3. Software vulnerabilities: Desktop sharing apps can have vulnerabilities that, if exploited, could lead to unauthorized access or the execution of malicious code. Often these applications are left continuously running, making the exploits more readily available to bad actors.
  4. Decentralized management: Desktop sharing applications are typically installed on the end device and are not centralized managed. This lack of centralization makes it difficult to manage users, particularly keeping user lists up to date with high turnover or a large number of vendors.

Cloud-based remote access to the rescue!

To mitigate the risks associated with VPNs and desktop sharing apps, real estate owners and operators should consider cloud-based remote access.  These platforms compliment a zero-trust architecture by providing a single secure tunnel from known cloud infrastructure, instead of multiple connections per user connections with VPNs. This approach offers numerous advantages:

  1. Stronger authentication: Cloud-base remote access solutions use bookended certificates to provide a higher level of authentication than username/password combinations. Certificates are less susceptible to phishing attacks and can also be combined with other authentication factors for increased security, reducing the risk of unauthorized access to smart building OT systems.
  2. Fine-grained access control: Cloud-based remote access solutions allow for the implementation of granular access controls, ensuring that users have access only to the specific devices and resources they need to perform their tasks in smart buildings.
  3. Simplified management: Cloud-based solutions typically offer centralized management, making it easier to monitor and control remote access across the organization. This can help prevent misconfigurations and reduce the risk of unauthorized access in smart buildings.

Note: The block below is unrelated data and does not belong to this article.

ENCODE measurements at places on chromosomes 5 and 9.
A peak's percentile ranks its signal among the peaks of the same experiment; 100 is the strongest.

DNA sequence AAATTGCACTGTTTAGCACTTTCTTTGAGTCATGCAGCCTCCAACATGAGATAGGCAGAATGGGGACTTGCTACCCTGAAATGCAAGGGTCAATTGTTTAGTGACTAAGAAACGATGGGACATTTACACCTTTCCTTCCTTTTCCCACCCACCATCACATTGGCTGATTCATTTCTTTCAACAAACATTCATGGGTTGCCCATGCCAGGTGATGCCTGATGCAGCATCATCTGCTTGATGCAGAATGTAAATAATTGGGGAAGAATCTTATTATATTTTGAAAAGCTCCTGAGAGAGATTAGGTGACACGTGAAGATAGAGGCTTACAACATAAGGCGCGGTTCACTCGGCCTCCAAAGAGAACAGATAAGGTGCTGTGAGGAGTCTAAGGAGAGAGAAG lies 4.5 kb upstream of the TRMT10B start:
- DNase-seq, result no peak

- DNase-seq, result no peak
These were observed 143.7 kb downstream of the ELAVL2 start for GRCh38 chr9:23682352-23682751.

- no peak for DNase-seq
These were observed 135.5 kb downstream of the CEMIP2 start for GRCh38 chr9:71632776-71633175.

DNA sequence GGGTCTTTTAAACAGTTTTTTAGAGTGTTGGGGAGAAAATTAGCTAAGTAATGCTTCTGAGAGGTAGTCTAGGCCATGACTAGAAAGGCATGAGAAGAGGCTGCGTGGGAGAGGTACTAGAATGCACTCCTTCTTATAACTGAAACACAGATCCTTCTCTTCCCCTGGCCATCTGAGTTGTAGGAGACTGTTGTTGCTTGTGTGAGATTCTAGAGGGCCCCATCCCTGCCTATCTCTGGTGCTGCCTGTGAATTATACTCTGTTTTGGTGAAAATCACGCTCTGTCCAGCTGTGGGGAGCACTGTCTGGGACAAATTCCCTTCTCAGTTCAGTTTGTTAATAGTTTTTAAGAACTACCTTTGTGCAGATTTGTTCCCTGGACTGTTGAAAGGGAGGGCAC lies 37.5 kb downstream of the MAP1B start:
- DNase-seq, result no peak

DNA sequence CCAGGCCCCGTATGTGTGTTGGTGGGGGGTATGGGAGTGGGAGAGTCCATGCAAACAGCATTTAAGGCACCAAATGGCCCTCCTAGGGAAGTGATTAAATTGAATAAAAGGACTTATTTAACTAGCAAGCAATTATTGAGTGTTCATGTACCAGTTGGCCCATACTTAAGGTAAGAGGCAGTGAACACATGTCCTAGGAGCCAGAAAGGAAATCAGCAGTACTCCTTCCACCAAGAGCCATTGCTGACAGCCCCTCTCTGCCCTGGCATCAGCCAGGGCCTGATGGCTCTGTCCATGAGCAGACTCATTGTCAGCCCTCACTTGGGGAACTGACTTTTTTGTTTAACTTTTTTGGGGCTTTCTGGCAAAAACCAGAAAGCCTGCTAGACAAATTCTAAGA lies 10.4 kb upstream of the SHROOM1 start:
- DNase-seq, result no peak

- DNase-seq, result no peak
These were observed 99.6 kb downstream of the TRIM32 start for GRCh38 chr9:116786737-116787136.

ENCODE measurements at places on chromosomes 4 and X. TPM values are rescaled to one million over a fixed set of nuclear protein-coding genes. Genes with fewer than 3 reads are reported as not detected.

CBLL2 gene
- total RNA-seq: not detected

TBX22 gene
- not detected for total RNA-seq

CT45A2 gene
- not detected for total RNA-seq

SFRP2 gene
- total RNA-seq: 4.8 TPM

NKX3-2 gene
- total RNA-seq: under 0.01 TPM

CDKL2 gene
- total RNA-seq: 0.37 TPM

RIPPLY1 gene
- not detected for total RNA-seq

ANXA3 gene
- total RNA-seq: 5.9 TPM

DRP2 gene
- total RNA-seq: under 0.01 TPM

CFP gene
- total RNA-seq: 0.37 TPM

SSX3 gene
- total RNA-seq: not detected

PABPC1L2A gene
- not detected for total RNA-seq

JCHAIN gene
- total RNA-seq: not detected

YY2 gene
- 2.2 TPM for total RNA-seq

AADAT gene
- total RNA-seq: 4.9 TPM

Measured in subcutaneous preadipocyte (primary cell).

4. Enhanced security: Cloud-based solutions often include built-in security features, such as data encryption, intrusion detection, and monitoring capabilities, further bolstering the organization’s security posture in the smart building sector.
  5. Scalability: Cloud-based remote access solutions can easily scale to accommodate the changing needs of real estate owners and operators, whether it’s expanding their remote workforce or adjusting to fluctuations in demand for access to OT systems in smart buildings.
  6. Improved performance: Cloud-based remote access solutions can offer better performance than traditional VPNs, ensuring that latency and bandwidth constraints do not negatively impact OT system performance in smart buildings.


In today’s hyperconnected world, real estate owners and operators must carefully consider the cybersecurity risks associated with remote access to operational technology systems in smart buildings. While VPNs and desktop sharing apps like TeamViewer have traditionally been popular choices for remote access, they come with significant security vulnerabilities that can expose organizations to data breaches and other cyber threats.

To address these risks, real estate owners and operators should consider adopting a cloud-based remote access solution that uses bookended certificates for enhanced security. This approach offers a more secure, scalable, and manageable solution that enables organizations to provide remote access to their OT systems in smart buildings without compromising on security.

By making the shift to a cloud-based remote access solution with bookended certificates, real estate owners and operators can effectively mitigate the risks associated with VPNs and desktop sharing apps, protecting their critical OT systems in smart buildings and ensuring the continued success and security of their operations.

If you are interested in learning more about cloud-based remote access such as View Remote Access, or want to trial a deployment in your building, contact the View Smart Building Cloud sales team.